Accompany.  This word struck me particularly as I finished reading “In the Company of the Poor: Conversations with Dr. Paul Farmer and Fr. Gustavo Gutierrez,” a book that makes connections between global health and liberation theology.  Dr. Farmer and Fr. Gustavo both share the importance of accompanying the poor in order to address a root cause of health disparities and the biggest scandal of theology: poverty.  When we accompany, we start from a bottom-up approach and acknowledgement that we are called to stand in solidarity with others because we are one. As Dr. Farmer reiterates again and again, we do not live in “First World” and “Third World” countries; we live in one world.  An example of this I learned when visiting San Diego recently is that there are pollution concerns in San Diego travelling up the coast by air and water from Tijuana; wouldn’t investment into the public health infrastructure in Tijuana lessen the burdens not only of the Mexicans but also the Californians? 

I am also struck by the world accompany for several other reasons.  First, its root is “con pan” – with bread.  When we break bread with others, we are standing – or eating – with one another in solidarity.  When we can ensure that no one is excluded from our table, but that there is bread for all, we are really living as if everyone on earth is our kin.  Next, this is a word used by immigration activists, as immigrants benefit from having people to accompany them to trials when they are facing deportation:  immigrants are often treated more humanely when accompanied by a U.S. citizen who recognizes their human dignity and knows something of the danger that often awaits those who are forced back to their home countries.  Also, I found out that there is a retreat within the Methodist/Protestant traditions that parallels the Day by Day Agape (DDA) retreat I went on as a teenager at Capuchin Youth & Family Ministries, that the Protestants call “A Walk with Emmaus.”  The Emmaus Walk as I have come to experience on my DDA and other retreats, is also one of accompaniment.  It’s accompanying a fellow human being on their walk with God – a shared experience that can be truly transformative for both parties.

Accompaniment in the search for global health, food justice, immigrant rights, spiritual discernment, or any other human journey has love for the other at its root in all cases.  It’s the same root as the motivation of St. Francis of Assisi when he decided to embrace the leper on the side of the road, and the same motivation that St. Francis spoke about when he told a fellow friar “charity, not food” is what was important in the breaking of bread with a hungry friar. Charity, that is, in the context of the original meaning of the word it is derived from (caritas) – love for one’s neighbor.  In this holistic understanding of the word charity, we come to accompany our brothers and sisters in a way that honors their dignity rather than sees them as recipients of handouts that does not allow them to have a role in their own liberation.  This type of accompaniment has allowed Dr. Paul Farmer to build up the organization of Partners in Health to have 13,000 employees, two thirds of them being local community health workers, many former patients who many have never had a job in their lives before.  It’s an accompaniment that sees people holistically, acknowledges the social determinants of health, creates jobs, and helps people lift themselves out of poverty.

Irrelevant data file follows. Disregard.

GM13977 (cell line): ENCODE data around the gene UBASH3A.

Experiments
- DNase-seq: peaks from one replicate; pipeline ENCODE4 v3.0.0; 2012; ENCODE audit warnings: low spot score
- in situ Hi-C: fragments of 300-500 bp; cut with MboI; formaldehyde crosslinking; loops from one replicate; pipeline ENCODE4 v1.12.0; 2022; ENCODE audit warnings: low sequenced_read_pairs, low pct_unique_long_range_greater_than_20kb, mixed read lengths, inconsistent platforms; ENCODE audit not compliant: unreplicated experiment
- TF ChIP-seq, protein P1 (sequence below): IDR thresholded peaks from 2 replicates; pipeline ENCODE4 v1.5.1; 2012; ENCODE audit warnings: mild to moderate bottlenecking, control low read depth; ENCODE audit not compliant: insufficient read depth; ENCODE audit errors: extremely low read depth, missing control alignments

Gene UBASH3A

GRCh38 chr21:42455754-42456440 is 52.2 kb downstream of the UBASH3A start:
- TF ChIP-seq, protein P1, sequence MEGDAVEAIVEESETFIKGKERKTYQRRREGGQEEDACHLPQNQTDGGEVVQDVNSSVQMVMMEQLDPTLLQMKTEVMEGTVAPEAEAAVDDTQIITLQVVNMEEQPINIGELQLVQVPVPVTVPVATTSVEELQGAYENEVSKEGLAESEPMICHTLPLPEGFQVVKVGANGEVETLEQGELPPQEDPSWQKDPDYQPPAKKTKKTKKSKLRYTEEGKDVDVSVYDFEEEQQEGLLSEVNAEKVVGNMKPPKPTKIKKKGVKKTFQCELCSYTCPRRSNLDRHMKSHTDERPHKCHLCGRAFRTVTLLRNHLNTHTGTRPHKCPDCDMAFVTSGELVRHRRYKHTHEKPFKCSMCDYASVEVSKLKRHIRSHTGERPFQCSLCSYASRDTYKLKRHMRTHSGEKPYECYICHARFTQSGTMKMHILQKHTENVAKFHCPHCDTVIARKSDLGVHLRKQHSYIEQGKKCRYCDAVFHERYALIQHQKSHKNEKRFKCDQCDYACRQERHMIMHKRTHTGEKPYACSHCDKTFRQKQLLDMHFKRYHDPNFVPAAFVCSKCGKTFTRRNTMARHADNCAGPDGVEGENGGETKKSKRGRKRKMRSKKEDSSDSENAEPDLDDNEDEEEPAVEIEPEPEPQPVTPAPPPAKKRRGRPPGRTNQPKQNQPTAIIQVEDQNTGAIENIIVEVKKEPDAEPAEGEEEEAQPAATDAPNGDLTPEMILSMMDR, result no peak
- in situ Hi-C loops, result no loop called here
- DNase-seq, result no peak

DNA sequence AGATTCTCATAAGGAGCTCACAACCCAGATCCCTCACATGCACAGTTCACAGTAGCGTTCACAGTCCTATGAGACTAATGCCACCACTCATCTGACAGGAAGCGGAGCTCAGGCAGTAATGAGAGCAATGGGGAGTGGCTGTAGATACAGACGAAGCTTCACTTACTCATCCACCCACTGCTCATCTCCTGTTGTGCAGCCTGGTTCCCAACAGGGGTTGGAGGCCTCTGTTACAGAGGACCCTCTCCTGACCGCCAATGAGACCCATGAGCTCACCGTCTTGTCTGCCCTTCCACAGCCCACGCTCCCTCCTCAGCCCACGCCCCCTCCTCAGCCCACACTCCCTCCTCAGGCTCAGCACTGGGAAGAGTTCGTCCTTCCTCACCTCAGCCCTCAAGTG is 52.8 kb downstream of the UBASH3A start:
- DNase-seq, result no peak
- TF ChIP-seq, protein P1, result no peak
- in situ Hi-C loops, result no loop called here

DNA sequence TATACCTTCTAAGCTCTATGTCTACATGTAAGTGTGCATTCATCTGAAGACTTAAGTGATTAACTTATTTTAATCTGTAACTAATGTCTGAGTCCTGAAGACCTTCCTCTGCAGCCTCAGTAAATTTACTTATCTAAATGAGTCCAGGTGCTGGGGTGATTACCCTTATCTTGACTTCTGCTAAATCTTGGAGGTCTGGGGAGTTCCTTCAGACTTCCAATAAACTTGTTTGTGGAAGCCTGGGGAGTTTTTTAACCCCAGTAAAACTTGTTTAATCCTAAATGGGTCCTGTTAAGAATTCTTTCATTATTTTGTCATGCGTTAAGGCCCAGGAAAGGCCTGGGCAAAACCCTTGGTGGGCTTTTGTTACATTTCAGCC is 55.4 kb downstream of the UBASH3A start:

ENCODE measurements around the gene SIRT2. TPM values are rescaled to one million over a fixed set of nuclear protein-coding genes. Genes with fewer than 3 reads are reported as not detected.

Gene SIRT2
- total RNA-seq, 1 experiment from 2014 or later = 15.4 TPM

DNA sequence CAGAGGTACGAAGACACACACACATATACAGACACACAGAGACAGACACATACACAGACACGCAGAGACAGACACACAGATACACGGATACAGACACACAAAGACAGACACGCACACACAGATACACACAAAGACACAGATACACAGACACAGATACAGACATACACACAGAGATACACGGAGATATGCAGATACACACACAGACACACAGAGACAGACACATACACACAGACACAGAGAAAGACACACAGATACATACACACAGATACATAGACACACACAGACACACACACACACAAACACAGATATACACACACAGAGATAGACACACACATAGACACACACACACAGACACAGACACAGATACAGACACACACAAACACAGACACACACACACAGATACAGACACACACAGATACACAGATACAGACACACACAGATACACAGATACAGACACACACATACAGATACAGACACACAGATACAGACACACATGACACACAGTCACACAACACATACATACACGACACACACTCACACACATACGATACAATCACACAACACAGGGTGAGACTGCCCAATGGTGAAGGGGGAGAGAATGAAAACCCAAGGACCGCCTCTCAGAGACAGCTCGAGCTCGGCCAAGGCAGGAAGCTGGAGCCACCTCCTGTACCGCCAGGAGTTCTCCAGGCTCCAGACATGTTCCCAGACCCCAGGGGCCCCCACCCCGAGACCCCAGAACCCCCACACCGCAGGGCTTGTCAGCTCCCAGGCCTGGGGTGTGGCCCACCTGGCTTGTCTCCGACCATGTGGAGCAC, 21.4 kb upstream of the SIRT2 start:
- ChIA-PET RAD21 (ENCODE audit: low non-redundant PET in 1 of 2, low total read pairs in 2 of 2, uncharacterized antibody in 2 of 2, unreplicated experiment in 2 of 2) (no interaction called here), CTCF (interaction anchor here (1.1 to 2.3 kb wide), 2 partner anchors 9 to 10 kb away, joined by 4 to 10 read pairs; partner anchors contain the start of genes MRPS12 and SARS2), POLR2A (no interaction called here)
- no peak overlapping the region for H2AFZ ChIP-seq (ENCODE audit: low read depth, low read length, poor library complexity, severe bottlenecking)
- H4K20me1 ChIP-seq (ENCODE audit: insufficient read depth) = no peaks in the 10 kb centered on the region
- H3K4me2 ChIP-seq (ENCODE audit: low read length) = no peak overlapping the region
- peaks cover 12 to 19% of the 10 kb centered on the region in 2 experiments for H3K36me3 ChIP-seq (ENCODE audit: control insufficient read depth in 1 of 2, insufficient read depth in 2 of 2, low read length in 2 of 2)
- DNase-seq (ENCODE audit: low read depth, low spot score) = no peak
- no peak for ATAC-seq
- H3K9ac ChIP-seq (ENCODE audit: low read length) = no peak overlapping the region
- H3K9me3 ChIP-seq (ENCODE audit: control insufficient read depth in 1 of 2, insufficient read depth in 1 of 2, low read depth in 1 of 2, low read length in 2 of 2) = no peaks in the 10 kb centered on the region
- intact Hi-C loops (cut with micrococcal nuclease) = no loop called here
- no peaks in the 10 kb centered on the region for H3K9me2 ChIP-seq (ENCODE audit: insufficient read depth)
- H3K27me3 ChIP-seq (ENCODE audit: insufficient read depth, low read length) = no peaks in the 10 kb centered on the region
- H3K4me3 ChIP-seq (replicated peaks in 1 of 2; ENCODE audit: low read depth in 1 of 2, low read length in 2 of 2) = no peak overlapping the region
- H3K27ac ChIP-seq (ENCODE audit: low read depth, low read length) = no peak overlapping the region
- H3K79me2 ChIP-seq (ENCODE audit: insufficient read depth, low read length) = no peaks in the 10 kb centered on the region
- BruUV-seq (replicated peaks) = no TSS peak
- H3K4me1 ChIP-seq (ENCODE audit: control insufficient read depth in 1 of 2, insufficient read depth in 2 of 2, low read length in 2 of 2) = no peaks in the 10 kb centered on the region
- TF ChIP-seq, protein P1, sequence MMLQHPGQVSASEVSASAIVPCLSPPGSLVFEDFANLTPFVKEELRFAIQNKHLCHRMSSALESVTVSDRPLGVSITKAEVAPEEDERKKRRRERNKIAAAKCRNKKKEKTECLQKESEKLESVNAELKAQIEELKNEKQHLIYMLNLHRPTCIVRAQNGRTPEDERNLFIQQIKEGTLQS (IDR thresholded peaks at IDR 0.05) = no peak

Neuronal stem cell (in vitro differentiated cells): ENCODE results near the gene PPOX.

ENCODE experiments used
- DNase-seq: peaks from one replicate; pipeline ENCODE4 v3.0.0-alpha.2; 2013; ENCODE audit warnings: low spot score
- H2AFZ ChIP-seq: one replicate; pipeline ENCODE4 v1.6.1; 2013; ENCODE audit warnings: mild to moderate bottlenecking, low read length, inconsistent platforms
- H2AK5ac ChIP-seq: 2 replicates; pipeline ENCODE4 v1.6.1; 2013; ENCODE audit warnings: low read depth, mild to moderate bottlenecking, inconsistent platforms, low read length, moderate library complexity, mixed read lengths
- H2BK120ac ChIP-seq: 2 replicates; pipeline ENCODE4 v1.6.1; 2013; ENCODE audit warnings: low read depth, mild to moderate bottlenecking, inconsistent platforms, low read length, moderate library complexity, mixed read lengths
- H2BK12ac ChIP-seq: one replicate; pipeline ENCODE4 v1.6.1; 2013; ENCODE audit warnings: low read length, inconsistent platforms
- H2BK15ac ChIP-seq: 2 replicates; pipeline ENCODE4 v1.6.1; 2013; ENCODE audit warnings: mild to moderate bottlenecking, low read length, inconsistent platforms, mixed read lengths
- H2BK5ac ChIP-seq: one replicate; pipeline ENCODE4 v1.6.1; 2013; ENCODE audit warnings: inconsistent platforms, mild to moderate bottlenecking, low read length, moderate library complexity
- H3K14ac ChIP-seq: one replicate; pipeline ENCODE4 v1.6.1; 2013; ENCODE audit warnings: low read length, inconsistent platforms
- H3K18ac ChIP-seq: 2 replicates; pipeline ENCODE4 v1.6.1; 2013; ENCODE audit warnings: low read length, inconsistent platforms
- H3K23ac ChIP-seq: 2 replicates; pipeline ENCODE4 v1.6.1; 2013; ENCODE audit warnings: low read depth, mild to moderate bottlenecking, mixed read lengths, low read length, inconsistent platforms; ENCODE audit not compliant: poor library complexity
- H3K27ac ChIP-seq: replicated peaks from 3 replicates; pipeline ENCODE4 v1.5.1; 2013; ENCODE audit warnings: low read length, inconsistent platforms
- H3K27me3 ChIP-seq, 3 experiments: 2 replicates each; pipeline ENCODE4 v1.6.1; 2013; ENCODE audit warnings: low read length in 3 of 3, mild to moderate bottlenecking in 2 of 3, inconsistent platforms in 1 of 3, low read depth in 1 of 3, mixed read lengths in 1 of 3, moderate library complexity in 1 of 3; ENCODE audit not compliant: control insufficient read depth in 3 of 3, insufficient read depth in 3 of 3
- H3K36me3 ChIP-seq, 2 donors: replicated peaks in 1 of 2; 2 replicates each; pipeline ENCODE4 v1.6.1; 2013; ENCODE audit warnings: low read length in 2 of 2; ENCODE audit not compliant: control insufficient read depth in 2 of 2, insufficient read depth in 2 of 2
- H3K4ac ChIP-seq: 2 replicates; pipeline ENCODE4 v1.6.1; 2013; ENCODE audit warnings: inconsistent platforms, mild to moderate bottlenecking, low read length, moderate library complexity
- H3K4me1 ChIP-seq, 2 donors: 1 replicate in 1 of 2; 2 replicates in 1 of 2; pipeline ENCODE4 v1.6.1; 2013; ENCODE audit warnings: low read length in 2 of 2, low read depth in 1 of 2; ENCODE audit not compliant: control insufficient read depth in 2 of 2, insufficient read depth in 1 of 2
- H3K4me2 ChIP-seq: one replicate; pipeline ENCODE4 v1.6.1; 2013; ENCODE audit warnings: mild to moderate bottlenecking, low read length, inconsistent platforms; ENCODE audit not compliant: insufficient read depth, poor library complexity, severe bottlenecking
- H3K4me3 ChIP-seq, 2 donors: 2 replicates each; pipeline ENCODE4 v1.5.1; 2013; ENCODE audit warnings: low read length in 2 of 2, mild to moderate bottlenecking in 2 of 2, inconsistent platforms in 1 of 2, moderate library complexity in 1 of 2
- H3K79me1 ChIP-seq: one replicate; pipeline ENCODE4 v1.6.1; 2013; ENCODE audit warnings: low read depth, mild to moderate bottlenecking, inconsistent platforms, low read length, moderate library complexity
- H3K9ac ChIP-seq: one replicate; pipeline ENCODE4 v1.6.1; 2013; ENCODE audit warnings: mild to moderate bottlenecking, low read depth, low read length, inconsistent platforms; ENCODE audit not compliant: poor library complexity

It’s this type of accompaniment we can use in building one to one relationships when organizing for a goal, for those who seek to do something to manifest hope as an alternative to the utter hopelessness we can feel in challenging situations where we see so much suffering around us.  Fr. Gustavo speaks a good deal about hope amidst suffering, as well – citing Jeremiah 32 and Job as influential Biblical texts to meditate upon.

Ultimately, it is especially up to those who have privilege to decide to accompany those who suffer at the hand of unjust policies and systems, recognizing that we can gain strength from the hope that lives in the wells of our own and others’ experiences.  And of course, the person being accompanied must choose to be accompanied. When we befriend those we accompany, the journey becomes a shared human experience from which both people can benefit. 

Wednesday, July 19, 2017

Building a Catholic Food System

Mass is a celebration of the Eucharist – the body of Christ, the physical manifestation of the divine presence on Earth.  Millions of Catholics go to mass every weekend and celebrate the Eucharist, and Christians of other denominations similarly celebrate the meal Jesus had with his disciples through weekly services. But what could it mean to take the celebration Eucharist even more literally, to live out the spirituality to which our faith calls us?  
“Give us this day, our daily bread,” we pray.  How can we let Christ live through us in a way that better helps to ensure the world’s hungry receive their daily bread?  This question is one that necessitates seeing ourselves as interconnected with our brothers and sisters across the world, so we can maintain the spiritual stamina needed to create a more equitable food system.

Photo credit: Gerald Wen, member of Harmony Farm CSA & St. John the Baptist/Holy Cross Justice, Peace & Integrity of Creation (JPIC) Care for Creation committee. Used by permission.

In December 2016, I helped to facilitate a food justice breakout session within a Catholics of Color Climate Justice workshop, organized by the Franciscan Action Network in partnership with Climate Reality Project. One participant asked how we might build a food system based on Catholic principles.  I started brainstorming what this might entail.